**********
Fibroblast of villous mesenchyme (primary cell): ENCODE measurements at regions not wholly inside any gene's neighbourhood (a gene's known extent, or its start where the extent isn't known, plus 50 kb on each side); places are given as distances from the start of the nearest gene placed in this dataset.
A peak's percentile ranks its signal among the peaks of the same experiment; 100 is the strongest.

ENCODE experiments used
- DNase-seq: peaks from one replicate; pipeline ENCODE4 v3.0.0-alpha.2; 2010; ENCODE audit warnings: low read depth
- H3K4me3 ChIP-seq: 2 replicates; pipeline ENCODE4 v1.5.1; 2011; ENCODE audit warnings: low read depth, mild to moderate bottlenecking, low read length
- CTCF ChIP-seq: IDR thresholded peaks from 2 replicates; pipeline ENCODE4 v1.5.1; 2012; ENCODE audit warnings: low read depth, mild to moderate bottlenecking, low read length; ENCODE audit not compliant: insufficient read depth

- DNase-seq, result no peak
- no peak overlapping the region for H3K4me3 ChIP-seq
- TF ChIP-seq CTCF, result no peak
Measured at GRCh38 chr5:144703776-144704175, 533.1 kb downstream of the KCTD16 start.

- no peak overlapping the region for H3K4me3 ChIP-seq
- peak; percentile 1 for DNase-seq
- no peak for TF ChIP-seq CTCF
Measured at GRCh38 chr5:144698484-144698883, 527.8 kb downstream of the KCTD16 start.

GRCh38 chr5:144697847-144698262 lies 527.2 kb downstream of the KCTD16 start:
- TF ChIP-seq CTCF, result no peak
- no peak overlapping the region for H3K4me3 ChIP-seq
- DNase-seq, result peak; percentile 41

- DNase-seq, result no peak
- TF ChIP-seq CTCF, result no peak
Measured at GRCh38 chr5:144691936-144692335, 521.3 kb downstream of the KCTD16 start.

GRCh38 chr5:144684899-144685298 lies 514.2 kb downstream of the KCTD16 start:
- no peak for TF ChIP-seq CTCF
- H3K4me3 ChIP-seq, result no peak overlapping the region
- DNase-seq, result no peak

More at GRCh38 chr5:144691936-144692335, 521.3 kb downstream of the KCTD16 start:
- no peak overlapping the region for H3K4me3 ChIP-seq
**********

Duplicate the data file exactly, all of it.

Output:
Fibroblast of villous mesenchyme (primary cell): ENCODE measurements at regions not wholly inside any gene's neighbourhood (a gene's known extent, or its start where the extent isn't known, plus 50 kb on each side); places are given as distances from the start of the nearest gene placed in this dataset.
A peak's percentile ranks its signal among the peaks of the same experiment; 100 is the strongest.

ENCODE experiments used
- DNase-seq: peaks from one replicate; pipeline ENCODE4 v3.0.0-alpha.2; 2010; ENCODE audit warnings: low read depth
- H3K4me3 ChIP-seq: 2 replicates; pipeline ENCODE4 v1.5.1; 2011; ENCODE audit warnings: low read depth, mild to moderate bottlenecking, low read length
- CTCF ChIP-seq: IDR thresholded peaks from 2 replicates; pipeline ENCODE4 v1.5.1; 2012; ENCODE audit warnings: low read depth, mild to moderate bottlenecking, low read length; ENCODE audit not compliant: insufficient read depth

- DNase-seq, result no peak
- no peak overlapping the region for H3K4me3 ChIP-seq
- TF ChIP-seq CTCF, result no peak
Measured at GRCh38 chr5:144703776-144704175, 533.1 kb downstream of the KCTD16 start.

- no peak overlapping the region for H3K4me3 ChIP-seq
- peak; percentile 1 for DNase-seq
- no peak for TF ChIP-seq CTCF
Measured at GRCh38 chr5:144698484-144698883, 527.8 kb downstream of the KCTD16 start.

GRCh38 chr5:144697847-144698262 lies 527.2 kb downstream of the KCTD16 start:
- TF ChIP-seq CTCF, result no peak
- no peak overlapping the region for H3K4me3 ChIP-seq
- DNase-seq, result peak; percentile 41

- DNase-seq, result no peak
- TF ChIP-seq CTCF, result no peak
Measured at GRCh38 chr5:144691936-144692335, 521.3 kb downstream of the KCTD16 start.

GRCh38 chr5:144684899-144685298 lies 514.2 kb downstream of the KCTD16 start:
- no peak for TF ChIP-seq CTCF
- H3K4me3 ChIP-seq, result no peak overlapping the region
- DNase-seq, result no peak

More at GRCh38 chr5:144691936-144692335, 521.3 kb downstream of the KCTD16 start:
- no peak overlapping the region for H3K4me3 ChIP-seq